|HCV treatment preliminaries
Sep 14, 2005
I am 67 years old, male, work over 40 hours per week. I am genotype 1, and I am being followed up by an oncologist, after surgery, in 2002, for resection of a lung tumor caused by kidney cancer, and kidney removal, in 1987. At the time of the nephrectomy, it appears that I contracted HCV through a blood transfusion. I have never had chemotherapy or radiation. Recently, the oncologist told me that my viral load has gone up two-fold from February to April, and more since then. In 2004, I went through a battery of tests for possible treatment for HCV, including a liver biopsy, and the HCV specialist decided that my case was mild, and he left the decision for treatment up to me. I decided against treatment at that time. Based on the most recent blood tests by my oncologist, I have decided to get treated for HCV and have taken some preliminary tests prior to treatment for HCV, including a blood test and stress test. The stress test was characterized as non-diagnostic because I could not get my heart rate up high enough. The folks at the laboratory forgot to tell me that I should have foregone taking my Atenelol for high blood pressure the morning of the strees test. At the laboratory, they toldme that the Atenelol could have prevented my heart rate from going up high enough for the purpose of a successful stress test. My blood pressure read at 130/80. I also had the results of a recent, complete PET/SCAN (from my oncologist's need for follow-up), faxed to the HCV specialist. I had the results of a recent eye exam, done by my opthalmologist, faxed to the HCV specialist's office. The HCV specialist noticed that my iron count was low, and says (though his nurse) that he may want me to undergo both a colonoscopy and an upper endoscopy, before he begins treatment. I had a colonoscopy in March, 2003, and the gastroentolgist noticed that I had divertucolitis. I also have a hiatal hernia, for which I take Nexium every day.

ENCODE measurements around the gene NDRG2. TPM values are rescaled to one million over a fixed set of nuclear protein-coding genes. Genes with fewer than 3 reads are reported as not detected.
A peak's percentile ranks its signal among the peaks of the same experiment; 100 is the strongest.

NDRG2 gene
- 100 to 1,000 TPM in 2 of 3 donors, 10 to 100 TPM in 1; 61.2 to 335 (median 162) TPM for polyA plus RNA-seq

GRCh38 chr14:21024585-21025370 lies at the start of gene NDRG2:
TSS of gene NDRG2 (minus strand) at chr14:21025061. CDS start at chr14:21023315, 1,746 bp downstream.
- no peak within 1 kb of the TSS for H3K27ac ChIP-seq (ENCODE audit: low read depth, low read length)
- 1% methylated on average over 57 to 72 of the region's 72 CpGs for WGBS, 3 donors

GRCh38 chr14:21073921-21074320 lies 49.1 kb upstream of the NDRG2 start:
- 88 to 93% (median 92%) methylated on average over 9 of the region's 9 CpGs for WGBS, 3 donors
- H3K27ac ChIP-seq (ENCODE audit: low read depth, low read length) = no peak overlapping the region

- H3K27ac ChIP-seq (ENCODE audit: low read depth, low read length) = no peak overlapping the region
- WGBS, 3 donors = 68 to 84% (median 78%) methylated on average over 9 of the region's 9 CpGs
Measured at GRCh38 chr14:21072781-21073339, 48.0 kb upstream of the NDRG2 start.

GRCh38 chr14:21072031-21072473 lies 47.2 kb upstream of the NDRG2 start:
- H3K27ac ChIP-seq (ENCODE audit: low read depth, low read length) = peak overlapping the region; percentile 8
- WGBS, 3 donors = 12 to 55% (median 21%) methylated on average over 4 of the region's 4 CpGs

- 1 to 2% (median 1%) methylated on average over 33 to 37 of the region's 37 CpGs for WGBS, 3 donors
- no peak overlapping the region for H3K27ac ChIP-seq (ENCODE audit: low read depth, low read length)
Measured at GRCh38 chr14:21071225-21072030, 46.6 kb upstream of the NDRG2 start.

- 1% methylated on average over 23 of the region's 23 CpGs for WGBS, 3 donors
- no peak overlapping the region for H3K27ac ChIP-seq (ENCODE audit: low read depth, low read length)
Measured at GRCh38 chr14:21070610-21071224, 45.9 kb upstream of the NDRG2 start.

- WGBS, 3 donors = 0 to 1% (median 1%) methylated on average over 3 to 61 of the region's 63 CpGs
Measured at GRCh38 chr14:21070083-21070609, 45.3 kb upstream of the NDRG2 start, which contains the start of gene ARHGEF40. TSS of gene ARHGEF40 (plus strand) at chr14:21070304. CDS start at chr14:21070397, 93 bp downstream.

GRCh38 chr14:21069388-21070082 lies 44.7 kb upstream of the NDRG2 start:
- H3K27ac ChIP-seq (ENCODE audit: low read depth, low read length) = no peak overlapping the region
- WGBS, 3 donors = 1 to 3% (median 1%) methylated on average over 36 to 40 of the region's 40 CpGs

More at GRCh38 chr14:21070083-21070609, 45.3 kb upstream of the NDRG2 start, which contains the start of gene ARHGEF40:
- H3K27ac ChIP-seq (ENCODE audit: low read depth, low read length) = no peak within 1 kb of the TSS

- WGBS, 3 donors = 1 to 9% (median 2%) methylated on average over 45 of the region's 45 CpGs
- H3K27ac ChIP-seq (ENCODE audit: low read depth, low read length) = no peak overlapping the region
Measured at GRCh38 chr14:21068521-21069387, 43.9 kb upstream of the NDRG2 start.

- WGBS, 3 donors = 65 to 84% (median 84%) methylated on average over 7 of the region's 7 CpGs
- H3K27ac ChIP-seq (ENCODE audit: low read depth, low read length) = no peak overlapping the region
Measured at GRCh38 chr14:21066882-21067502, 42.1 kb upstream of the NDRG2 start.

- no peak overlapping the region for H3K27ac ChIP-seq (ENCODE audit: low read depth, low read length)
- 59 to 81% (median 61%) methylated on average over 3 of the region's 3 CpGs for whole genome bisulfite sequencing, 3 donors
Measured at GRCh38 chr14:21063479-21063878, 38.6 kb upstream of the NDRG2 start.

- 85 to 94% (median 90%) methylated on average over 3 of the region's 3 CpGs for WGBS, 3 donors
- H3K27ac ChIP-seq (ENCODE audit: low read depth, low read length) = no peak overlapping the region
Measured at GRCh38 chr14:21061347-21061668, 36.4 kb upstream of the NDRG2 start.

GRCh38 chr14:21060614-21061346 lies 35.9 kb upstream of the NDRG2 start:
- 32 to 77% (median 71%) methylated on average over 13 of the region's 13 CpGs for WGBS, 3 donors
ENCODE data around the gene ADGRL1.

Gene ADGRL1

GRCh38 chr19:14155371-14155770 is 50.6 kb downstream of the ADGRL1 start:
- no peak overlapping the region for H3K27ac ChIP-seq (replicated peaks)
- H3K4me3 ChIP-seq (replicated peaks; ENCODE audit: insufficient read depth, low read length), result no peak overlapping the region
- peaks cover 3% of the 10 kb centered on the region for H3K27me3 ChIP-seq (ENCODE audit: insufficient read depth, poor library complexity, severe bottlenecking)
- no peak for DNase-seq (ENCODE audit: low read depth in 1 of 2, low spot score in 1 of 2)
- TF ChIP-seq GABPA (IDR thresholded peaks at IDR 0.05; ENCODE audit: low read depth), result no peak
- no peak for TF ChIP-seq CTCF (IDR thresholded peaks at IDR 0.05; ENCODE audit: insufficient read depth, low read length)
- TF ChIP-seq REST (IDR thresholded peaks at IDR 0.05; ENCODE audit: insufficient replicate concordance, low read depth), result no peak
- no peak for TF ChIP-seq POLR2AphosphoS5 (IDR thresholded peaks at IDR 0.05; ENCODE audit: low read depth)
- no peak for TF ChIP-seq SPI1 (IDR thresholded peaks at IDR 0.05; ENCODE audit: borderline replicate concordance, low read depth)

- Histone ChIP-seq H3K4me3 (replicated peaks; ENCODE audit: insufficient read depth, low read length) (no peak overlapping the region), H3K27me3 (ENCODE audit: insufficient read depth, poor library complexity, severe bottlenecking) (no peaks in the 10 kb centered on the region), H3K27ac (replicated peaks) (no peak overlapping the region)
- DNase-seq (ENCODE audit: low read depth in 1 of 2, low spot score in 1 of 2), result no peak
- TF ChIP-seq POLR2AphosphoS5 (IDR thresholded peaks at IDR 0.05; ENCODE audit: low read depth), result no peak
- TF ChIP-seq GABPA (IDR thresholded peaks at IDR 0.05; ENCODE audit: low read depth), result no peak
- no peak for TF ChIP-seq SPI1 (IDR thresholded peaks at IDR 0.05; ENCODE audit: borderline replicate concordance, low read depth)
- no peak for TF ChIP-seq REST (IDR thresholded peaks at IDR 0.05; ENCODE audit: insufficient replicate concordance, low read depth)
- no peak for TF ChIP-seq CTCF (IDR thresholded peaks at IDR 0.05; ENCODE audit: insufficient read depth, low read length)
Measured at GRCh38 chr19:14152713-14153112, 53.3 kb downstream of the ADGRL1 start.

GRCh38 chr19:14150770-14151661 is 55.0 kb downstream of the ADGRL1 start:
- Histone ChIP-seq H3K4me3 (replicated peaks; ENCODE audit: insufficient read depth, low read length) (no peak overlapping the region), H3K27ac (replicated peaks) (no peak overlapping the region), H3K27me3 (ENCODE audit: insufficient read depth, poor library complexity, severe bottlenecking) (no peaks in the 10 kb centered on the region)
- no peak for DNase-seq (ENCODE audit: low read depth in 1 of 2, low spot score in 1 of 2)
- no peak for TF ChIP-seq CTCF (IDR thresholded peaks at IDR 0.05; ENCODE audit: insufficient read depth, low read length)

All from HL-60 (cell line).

When do all the preliminary tests end, and the treatment begin? What is he looking for that the oncologist, who is also a hemotologist, was not concerned about (other than high viral load) in my most recent visit to the oncologist in July, 2005? Are all HCV specialists this cautious? Does working many hours affect iron count? It's hard to get an answer from the HCV specialist, because he does not come to the phone. His nurse may call me next week to set up an appointment.
Response from Dr. Dieterich
You certainly have had a thorough work up! Caution may be the wrong word here, reluctance is probably the correct one. Your GI is hoping you will change your mind while undergoing all the other tests. Also it is a lot easier for a GI MD to do procedures (and more lucrative too) than to treat a complicated patient like yourself for HCV. It is not unreasonable to do the tests given your cancer history and iron deficiency. However don't let him stall anymore after that! Good luck! DTD
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